Sunday, September 02, 2012

Silver and Gold: Insurance against Uncertain Outcomes

It was incredibly clear to me after a cookout this past summer that I was not nearly as diversified as I had thought I was previously. Let me back up a minute. Our household owns all sorts of various investments. This is not uncommon for people in their early thirties who have professional, white-collar jobs. People have retirement accounts in various mutual funds with different brokerage companies etc. This is not news.

However, it became clear to me this past summer that there was something wrong with this idea that all of my wealth was outside of my control. Namely, it was electronic. I found that this was somewhat disturbing to me when I began to consider all of the various changes that can happen so quickly in the financial markets and with the currency changes that are ongoing (There's talk of QE4 coming.)

Over the past several years I began to watch Consuelo Mack Wealthtrack and I find it to be a phenomenal show for people who are really interested in learning more about the markets and what makes investing work. One of her guests has said that gold is an insurance against uncertain/unexpected outcomes. So, as I began to think about my investments over the past 15 years, I began to realize that everything was electronic. And should the electronic-ness fail, then there are likely to be major losses of my investments and that would be it.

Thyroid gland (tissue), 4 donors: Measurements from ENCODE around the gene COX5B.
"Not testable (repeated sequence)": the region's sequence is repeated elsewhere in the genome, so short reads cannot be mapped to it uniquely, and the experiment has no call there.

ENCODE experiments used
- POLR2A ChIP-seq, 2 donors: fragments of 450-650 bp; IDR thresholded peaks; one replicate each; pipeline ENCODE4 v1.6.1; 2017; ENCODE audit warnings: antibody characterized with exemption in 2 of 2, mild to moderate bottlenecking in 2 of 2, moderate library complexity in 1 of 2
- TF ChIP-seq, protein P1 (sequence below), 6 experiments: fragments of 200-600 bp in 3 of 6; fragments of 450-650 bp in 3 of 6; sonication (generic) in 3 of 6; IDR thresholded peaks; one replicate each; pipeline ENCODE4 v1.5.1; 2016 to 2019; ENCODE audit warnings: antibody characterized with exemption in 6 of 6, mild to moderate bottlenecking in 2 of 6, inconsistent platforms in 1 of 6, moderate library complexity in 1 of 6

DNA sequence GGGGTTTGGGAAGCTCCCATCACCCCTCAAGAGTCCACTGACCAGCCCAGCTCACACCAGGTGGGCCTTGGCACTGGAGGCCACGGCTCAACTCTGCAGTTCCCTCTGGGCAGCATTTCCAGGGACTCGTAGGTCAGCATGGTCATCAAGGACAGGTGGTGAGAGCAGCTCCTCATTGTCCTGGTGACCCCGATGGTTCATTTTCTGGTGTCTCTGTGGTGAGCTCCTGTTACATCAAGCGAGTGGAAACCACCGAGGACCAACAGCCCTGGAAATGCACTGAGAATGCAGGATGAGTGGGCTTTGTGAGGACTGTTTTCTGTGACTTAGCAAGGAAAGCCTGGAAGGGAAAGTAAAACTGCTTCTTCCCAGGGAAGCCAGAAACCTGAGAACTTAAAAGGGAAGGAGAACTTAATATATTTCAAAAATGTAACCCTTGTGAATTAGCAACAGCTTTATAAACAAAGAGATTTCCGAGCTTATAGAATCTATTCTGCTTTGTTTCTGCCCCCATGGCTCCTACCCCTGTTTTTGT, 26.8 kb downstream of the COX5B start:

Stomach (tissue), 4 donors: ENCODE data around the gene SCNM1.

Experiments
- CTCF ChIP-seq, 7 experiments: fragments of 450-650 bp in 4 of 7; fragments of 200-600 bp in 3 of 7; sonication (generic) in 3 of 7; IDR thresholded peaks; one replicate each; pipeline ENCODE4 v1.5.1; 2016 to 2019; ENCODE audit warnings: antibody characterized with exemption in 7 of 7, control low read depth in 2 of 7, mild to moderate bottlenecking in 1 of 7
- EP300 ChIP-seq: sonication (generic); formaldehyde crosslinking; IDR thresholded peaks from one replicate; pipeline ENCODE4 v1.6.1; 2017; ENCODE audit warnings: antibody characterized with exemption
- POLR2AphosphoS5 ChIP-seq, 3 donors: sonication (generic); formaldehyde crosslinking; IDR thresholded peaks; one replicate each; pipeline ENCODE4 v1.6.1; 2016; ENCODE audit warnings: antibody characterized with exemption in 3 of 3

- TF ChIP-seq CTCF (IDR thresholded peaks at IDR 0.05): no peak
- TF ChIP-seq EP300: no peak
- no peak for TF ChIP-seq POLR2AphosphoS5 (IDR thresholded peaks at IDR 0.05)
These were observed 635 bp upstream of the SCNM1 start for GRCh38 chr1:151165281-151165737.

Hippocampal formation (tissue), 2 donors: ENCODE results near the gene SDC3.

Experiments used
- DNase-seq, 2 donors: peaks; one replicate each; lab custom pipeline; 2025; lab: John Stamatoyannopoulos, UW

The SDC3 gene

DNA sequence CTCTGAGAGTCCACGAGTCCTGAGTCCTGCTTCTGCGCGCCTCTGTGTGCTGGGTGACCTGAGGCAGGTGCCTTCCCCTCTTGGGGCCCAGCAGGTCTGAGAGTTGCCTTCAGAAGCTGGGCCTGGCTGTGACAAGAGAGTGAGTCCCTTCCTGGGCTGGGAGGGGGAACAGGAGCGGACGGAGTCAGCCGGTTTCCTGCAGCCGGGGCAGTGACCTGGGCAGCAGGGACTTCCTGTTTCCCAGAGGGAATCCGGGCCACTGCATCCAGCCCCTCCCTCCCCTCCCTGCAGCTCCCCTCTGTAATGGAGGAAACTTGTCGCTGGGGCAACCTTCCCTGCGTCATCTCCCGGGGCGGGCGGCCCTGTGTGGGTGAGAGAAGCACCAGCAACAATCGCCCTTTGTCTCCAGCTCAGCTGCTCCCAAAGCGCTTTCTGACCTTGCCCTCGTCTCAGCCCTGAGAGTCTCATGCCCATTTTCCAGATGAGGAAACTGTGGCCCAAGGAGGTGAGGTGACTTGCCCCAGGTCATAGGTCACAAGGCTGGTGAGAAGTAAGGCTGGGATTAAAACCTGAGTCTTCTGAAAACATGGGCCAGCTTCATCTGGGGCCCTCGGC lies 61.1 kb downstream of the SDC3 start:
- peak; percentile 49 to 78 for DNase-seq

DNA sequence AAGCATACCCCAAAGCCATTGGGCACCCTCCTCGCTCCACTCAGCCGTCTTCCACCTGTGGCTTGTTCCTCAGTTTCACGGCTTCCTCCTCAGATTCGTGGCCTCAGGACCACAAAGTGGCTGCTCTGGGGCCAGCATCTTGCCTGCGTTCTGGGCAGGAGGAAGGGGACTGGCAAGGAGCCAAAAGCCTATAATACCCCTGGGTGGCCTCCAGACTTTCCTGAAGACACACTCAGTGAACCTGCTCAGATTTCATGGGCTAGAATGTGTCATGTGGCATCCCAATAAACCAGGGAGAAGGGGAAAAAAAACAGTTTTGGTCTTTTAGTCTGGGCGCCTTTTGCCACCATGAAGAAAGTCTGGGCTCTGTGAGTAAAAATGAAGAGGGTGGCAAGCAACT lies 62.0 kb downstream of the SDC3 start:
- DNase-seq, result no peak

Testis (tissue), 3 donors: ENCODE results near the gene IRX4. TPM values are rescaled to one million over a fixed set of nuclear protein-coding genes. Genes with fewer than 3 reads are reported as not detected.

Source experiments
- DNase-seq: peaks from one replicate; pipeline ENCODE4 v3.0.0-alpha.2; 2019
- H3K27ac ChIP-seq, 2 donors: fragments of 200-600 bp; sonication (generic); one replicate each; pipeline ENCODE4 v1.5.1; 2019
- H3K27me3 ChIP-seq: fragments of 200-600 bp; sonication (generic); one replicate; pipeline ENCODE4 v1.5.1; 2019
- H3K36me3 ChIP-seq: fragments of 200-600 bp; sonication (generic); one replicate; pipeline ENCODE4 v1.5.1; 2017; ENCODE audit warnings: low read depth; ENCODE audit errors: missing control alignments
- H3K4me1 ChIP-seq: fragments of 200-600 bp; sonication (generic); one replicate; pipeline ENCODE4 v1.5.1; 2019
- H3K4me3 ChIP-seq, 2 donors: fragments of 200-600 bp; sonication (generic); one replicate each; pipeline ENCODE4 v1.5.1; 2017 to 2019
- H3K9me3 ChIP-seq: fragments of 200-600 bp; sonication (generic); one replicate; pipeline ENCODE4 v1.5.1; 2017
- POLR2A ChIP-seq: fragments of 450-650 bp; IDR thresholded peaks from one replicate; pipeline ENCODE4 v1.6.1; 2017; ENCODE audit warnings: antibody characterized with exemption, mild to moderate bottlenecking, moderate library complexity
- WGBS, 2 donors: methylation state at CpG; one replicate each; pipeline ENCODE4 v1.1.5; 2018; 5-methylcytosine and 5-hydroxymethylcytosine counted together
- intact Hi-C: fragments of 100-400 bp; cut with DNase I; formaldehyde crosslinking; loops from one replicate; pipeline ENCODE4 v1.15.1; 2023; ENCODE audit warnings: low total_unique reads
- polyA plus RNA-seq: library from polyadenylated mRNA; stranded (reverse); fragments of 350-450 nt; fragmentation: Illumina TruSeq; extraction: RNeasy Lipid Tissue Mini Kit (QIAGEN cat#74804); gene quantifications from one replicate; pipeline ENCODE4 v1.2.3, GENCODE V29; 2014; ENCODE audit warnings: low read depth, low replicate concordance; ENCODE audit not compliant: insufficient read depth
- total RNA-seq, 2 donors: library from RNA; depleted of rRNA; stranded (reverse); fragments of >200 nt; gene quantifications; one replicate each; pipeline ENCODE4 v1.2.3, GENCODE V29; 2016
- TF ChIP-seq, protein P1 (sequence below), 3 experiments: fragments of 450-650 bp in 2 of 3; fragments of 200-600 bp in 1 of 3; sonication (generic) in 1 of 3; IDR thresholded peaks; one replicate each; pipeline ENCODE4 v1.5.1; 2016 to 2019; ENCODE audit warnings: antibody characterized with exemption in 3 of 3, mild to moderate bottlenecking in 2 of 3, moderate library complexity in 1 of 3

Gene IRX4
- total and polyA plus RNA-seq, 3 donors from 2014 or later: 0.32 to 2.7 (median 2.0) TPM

The whole enchilada. Everything that I have worked for my entire life, gone essentially in an instant. This is certainly an unlikely problem from my perspective. However, after 9/11, after the 2008 financial crisis, and after some personal events, I have grown to understand that risk is all around us all the time and we must grow comfortable with that. To that end, I have finally, despite my constant feelings that there are too many "goldbugs" out there, bought some metals.

Personally, I feel comfortable owning a little bit of this stuff. It is not an investment for me. It is insurance. And to that end, I hope I never need it. And I hope I die having never used it. Personally, I think somewhere in the neighborhood of 1-3% of total assets is the right amount. What is interesting about that percentage is that if the electronic money becomes worthless or, more likely, worth less....then the metals will become worth substantially more so that this somewhat compensates.

There are many companies out there that sell metals. I personally opted for three things:
1. Buy a small amount first.
2. Buy physical metal that can be stored easily/safely.
3. Opt for amounts that would be usable in an emergency.

I wanted to make sure that I had something that was useable and that there would be no problem where the "coin" denomination was so big. They sell various sizes of these down to 1/10 of an oz of gold.

What finally made me change my mind? In short, I don't know. Maybe it was my age. Maybe it was my net worth. Maybe it was the political climate. Do I think it is a perfect solution? Not really. I still think if things go to hell in a hand basket, everyone's pretty much in it together. Ultimately, I think that is a good thing; it keeps everyone's interests aligned.